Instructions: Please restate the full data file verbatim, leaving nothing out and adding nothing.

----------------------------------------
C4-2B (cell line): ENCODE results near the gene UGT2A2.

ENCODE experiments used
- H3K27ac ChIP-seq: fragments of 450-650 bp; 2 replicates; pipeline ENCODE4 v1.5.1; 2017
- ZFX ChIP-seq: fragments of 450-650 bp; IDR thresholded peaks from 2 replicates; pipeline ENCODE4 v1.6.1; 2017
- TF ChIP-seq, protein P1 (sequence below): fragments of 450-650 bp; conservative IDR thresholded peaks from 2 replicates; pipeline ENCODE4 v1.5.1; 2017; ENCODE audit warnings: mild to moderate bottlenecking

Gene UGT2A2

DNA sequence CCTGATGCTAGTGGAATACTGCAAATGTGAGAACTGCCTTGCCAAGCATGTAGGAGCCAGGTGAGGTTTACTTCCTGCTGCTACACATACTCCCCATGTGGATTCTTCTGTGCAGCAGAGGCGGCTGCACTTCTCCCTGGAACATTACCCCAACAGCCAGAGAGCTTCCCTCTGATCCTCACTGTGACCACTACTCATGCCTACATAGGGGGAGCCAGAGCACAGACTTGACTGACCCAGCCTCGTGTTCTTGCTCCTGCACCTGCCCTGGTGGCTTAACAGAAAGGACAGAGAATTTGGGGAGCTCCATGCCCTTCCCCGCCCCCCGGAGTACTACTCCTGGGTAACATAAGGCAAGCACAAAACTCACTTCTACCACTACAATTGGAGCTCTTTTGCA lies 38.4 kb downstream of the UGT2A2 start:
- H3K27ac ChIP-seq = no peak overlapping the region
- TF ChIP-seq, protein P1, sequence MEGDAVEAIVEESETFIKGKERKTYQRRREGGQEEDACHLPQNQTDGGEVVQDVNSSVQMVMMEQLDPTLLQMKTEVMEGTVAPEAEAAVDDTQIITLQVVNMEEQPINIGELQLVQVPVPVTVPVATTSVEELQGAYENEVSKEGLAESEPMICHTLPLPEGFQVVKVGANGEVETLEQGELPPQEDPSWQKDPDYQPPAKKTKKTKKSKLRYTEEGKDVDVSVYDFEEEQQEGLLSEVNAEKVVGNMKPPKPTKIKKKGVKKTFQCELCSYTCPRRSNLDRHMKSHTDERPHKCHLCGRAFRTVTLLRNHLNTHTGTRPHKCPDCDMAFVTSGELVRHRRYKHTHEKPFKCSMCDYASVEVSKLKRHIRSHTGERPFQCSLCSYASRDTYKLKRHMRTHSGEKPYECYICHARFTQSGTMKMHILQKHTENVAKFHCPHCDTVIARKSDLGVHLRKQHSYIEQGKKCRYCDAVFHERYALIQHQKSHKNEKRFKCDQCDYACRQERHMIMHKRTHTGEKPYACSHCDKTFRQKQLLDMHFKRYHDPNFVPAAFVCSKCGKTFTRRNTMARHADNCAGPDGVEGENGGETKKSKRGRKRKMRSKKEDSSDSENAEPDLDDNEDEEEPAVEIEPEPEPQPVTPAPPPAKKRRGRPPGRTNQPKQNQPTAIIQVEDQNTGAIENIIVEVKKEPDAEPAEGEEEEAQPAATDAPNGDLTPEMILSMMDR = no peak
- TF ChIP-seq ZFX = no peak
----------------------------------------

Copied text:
C4-2B (cell line): ENCODE results near the gene UGT2A2.

ENCODE experiments used
- H3K27ac ChIP-seq: fragments of 450-650 bp; 2 replicates; pipeline ENCODE4 v1.5.1; 2017
- ZFX ChIP-seq: fragments of 450-650 bp; IDR thresholded peaks from 2 replicates; pipeline ENCODE4 v1.6.1; 2017
- TF ChIP-seq, protein P1 (sequence below): fragments of 450-650 bp; conservative IDR thresholded peaks from 2 replicates; pipeline ENCODE4 v1.5.1; 2017; ENCODE audit warnings: mild to moderate bottlenecking

Gene UGT2A2

DNA sequence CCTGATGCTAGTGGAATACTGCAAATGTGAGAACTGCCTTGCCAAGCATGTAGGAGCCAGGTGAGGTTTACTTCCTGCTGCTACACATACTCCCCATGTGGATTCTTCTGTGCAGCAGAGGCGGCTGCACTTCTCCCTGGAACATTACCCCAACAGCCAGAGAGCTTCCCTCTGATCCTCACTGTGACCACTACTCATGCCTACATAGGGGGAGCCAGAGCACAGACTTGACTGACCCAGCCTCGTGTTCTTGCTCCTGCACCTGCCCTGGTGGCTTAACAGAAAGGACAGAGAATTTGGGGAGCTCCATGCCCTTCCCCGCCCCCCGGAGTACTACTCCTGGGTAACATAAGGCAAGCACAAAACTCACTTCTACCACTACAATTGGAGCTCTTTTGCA lies 38.4 kb downstream of the UGT2A2 start:
- H3K27ac ChIP-seq = no peak overlapping the region
- TF ChIP-seq, protein P1, sequence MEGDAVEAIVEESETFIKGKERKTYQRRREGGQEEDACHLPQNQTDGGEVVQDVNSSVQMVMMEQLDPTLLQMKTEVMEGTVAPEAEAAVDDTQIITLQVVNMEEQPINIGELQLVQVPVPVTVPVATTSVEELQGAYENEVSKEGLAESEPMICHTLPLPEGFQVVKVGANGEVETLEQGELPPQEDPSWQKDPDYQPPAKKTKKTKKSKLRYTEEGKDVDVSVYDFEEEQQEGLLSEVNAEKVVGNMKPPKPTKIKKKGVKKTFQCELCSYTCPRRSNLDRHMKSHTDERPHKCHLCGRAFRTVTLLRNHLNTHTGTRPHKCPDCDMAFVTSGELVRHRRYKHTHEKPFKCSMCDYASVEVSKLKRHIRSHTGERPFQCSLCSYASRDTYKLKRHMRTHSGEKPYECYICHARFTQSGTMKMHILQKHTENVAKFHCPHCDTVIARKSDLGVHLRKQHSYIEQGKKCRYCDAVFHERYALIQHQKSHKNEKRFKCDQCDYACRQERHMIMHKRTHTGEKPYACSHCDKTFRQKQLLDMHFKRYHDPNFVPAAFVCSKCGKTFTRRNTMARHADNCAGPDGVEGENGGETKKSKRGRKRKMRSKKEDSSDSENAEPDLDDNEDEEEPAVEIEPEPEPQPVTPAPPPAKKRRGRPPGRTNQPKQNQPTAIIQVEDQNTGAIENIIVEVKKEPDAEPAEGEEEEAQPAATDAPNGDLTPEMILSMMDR = no peak
- TF ChIP-seq ZFX = no peak